Ever since the cold Sunday afternoon where her father took her to the ice rink, Emily had always dreamed of the day when she would tie up her skates and cross a frozen Pacific Ocean.
When she was a sophomore in high school, every winter morning, Emily woke up hours before school started and ran to a local pond. She would need to be in excellent physical condition to endure the long journey across the Pacific. The pond was about the size of her Algebra classroom. Emily carved circles into the ice from above as a ring of leafless trees watched from above. The sun hadn’t come out yet but Emily figured that would help prepare her for the long stretches of darkness that she would be sure to encounter.
On mornings where she was up early enough that her brain had yet to realize it no longer should be dreaming, Emily imagined her father. She imagined him right by her side, there to be balanced on, holding her the way he used to when Emily wanted to go back home because her legs were tired and the air was cold. She imagined wearing the snug, purple jacket her father had gifted her, which barely fit over her shoulders, the soothing weight of her father’s golden necklace she’d inherited heavy against her chest.
Skating on the Pacific, they could talk about all the fish that they could see just beneath the frozen surface of the sea. Maybe they would see a whale. Emily’s father used to love going on and on about whales. Every time Emily passed by an aquarium or hopped into her mother’s sedan, she remembered her father. She could hear his voice:
“Emily, Emily. Did you know that a blue whale’s tongue weighs as much as an elephant? Did you know they have hearts the size of cars? Do you get how mighty big that is, Em? Our hearts are this big,” he would say chuckling, waving his fist.
Of course, Emily couldn’t spend every morning skating. Some mornings mom would need extra help getting Charlie out the door with his books in his backpack and his lunch in his hand. Other mornings she had to go grocery shopping or make a run to the laundromat or the pharmacy. And, though she didn’t like to admit it, some mornings the promised warmth of hot chocolate, a good book, and her pink blanket, which had earned the nickname The Giant Tongue from her father, kept her off the ice.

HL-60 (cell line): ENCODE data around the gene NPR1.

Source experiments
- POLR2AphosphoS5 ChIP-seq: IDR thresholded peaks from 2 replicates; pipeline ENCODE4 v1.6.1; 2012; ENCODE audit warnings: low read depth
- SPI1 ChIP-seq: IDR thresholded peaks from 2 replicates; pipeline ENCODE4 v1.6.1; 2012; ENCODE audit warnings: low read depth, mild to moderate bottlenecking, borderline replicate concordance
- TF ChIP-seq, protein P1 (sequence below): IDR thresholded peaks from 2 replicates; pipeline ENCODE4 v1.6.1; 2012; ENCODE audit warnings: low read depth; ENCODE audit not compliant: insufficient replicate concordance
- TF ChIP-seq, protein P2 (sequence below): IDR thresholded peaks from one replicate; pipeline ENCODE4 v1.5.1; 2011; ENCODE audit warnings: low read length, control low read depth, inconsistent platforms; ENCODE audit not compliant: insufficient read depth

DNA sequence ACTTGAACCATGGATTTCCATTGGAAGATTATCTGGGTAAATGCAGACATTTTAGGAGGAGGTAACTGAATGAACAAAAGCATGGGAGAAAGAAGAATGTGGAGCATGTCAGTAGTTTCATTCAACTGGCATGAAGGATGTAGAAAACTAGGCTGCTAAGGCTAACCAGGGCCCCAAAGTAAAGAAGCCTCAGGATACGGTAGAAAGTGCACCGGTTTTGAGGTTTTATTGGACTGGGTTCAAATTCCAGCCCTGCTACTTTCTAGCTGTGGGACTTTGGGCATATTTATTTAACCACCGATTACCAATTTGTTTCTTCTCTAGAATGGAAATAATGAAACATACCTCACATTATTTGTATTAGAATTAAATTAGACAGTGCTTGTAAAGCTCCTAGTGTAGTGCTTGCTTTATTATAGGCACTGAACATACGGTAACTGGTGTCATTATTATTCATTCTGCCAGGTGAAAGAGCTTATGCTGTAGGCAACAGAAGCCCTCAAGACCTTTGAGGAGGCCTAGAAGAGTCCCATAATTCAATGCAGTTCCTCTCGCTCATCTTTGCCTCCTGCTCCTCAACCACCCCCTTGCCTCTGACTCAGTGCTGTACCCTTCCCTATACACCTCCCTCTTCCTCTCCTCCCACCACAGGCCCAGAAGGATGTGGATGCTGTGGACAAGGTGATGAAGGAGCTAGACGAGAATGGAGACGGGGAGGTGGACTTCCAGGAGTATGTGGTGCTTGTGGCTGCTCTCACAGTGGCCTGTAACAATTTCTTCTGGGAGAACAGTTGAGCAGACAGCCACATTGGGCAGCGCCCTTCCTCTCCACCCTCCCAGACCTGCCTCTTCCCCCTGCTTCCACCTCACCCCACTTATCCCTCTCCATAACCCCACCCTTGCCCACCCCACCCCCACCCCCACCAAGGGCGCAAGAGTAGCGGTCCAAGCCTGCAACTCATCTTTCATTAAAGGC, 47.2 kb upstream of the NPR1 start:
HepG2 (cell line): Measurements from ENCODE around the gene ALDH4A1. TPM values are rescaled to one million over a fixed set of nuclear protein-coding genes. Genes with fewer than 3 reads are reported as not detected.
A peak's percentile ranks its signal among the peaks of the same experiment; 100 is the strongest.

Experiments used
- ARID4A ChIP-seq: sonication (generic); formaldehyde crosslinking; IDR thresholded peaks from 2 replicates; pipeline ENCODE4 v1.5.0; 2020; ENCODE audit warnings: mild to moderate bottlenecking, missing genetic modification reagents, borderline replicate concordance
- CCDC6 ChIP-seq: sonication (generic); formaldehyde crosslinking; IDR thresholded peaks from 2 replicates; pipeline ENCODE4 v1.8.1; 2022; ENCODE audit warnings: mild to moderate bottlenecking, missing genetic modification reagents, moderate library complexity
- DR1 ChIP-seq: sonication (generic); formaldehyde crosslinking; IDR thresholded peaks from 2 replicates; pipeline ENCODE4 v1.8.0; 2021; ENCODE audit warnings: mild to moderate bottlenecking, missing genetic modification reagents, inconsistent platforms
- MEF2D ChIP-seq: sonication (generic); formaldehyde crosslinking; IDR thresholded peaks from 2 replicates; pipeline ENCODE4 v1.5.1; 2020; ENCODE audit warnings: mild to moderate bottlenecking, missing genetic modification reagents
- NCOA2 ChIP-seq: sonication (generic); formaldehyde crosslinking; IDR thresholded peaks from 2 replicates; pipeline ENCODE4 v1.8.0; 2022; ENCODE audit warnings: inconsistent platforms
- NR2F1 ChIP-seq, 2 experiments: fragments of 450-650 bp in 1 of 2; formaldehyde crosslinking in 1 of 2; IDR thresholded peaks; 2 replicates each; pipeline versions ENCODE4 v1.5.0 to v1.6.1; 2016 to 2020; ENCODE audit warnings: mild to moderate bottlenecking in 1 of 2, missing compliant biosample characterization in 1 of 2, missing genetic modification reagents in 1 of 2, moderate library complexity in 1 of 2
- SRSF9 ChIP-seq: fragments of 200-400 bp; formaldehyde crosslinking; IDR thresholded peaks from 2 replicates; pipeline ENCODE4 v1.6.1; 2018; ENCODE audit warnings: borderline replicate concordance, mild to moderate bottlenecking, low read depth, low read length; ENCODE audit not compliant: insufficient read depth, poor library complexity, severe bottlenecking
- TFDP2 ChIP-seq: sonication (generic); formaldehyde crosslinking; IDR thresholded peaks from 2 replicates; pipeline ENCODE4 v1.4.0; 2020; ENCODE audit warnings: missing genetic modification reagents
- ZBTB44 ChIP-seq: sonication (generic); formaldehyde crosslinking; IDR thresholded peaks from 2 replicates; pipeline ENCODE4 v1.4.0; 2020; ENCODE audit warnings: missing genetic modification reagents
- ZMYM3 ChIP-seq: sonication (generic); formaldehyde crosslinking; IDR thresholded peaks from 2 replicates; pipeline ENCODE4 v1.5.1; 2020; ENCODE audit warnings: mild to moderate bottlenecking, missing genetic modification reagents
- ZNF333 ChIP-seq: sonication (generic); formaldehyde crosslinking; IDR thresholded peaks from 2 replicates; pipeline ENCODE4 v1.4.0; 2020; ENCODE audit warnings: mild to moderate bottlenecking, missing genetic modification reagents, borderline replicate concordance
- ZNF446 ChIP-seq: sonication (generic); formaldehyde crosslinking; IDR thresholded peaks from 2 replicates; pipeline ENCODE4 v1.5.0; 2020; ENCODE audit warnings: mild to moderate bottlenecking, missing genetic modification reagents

But Emily promised herself that she would never go more than three days without skating. It was a trick her father taught her.
“It’s okay to take a day or two off, Em,” he would say. “But never let me catch you going more than three days without practicing, even if it’s only for five minutes.”
And though Emily had given up piano many years earlier, she still heard her father’s words on lazy winter mornings or when she caught a cold. She always made it out to the ice, purple jacket slung over her back, necklace pressed firmly into her chest as if pulled by her own gravity. And when it was too warm and the ice melted away, Emily put on her socks and slid around her room.
By the time she was sixteen, Emily had begun to pack for her journey. Stacks of canned tuna and packets of almonds sprawled across her bedroom floor. A pair of flashlights, a dozen batteries, and a pocket knife sat on top of maps that Emily had used to chart her way through the Pacific. She left on a warm Tuesday.
The day she died, Emily’s desk was covered with all sorts of maps, most of them drawnover and annotated with thoughts or quick reminders. They dripped sporadic, ripped edges and all. On the Northwest corner of a map charting the migration pattern of Gray Whales in the Pacific, in skipping black ink, Emily had written down another one of her father’s favorite sayings: “A fish stuck in a rip current can go its whole life working very hard to stay very still.”
Occasionally, on cold Sunday mornings, a bright gold necklace can be seen swimming alongside whales.
MAX PAIK is an incoming senior at Half Moon Bay High School. Though he has many interests, sunsets and avocados top his list of favorite things. When he’s older, he hopes to get the chance to travel the world. He also likes math, though he tries to keep that relatively private.